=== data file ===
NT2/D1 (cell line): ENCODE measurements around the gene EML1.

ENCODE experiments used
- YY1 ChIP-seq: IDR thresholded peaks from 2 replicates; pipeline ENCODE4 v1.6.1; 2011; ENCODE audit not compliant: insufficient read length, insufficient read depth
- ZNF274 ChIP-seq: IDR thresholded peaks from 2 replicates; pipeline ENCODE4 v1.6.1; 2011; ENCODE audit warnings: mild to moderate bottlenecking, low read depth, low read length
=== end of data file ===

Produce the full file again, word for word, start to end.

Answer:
NT2/D1 (cell line): ENCODE measurements around the gene EML1.

ENCODE experiments used
- YY1 ChIP-seq: IDR thresholded peaks from 2 replicates; pipeline ENCODE4 v1.6.1; 2011; ENCODE audit not compliant: insufficient read length, insufficient read depth
- ZNF274 ChIP-seq: IDR thresholded peaks from 2 replicates; pipeline ENCODE4 v1.6.1; 2011; ENCODE audit warnings: mild to moderate bottlenecking, low read depth, low read length